Heading off to college to broaden your horizons is exciting, but funding your education via scholarships? That's even better. Scholarships often provide a path to education that might not be feasible otherwise, which is why the Internal Revenue Service (IRS) can be generous in minimizing students' tax obligations. But sometimes scholarship money does count as income, and it’s better to find out now if your scholarship adds to your tax liability than to have a surprise later. Here’s how to decode your scholarship taxation.
Untaxed Scholarship Funds
Most of the time, students working toward degrees at a college, university, or other accredited educational institution can avoid paying taxes on at least some of their scholarship funds. You generally won’t have to pay tax on scholarship money used to pay for basic expenses related to your education. The IRS calls these “qualified education expenses."
These expenses include:
- Tuition and student fees
- Books and any required equipment or supplies for your courses
This means that if your scholarship funds are used to pay for access to classes or for special supplies that your school requires you to buy to complete a course, you likely won’t have to count these funds as income or pay tax on them.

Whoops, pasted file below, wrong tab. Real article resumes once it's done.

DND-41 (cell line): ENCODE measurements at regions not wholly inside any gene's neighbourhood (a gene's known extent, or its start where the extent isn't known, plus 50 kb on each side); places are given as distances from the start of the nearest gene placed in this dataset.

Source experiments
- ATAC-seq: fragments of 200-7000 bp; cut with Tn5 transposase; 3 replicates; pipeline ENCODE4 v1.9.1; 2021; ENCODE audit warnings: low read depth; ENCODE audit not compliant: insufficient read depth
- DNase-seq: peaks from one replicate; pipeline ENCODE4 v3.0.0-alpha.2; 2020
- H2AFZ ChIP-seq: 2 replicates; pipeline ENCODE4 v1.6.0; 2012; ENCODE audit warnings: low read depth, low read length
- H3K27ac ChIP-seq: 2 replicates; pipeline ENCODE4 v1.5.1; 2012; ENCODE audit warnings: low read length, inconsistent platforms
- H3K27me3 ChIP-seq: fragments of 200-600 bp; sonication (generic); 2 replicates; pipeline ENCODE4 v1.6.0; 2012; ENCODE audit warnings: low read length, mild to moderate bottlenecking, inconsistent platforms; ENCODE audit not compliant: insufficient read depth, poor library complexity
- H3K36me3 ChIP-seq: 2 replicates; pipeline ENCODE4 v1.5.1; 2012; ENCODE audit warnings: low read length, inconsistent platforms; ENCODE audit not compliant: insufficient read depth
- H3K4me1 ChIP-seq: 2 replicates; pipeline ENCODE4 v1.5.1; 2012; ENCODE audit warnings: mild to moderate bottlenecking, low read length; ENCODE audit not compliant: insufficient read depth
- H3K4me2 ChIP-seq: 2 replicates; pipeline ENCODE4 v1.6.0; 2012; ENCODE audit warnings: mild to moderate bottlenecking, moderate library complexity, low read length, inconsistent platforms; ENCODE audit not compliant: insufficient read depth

Taxable Scholarship Funds
Some scholarship funds are subject to taxation, however. If you have scholarship money left over after covering your qualified education expenses, you'll need to include that amount as part of your gross taxable income. That means scholarship money used to pay:
- Rent or board
- And other expenses (including school supplies not listed as required in your program) counts as income when calculating your tax liability
Taxable Stipend Scholarships
In some cases, a scholarship is really more of a stipend, providing compensation for services while you’re in school or for services you’ll provide in the future. If, for example:
- You receive a $5,000 scholarship with $1,500 of it designated to pay for your teaching services.
- The $1,500 typically counts toward your taxable income for the year.
- The remaining $3,500 is usually not taxable, as long as you're a degree student at a qualifying institution and the money is used for qualified education expenses.
If you receive a scholarship with the condition that you provide services in the future, you’ll typically need to count the scholarship as income in the year you receive it. Payment for services at a military academy also count toward your taxable income.
Claiming Taxable Scholarship Income
If the school considers part of your scholarship as taxable income, you should receive a W-2 from the scholarship’s provider showing the taxable portion in box 1. You can report your taxed scholarship income using Form 1040.
Remember, with TurboTax, we'll ask you simple questions about your life and help you fill out all the right tax forms. With TurboTax you can be confident your taxes are done right, from simple to complex tax returns, no matter what your situation.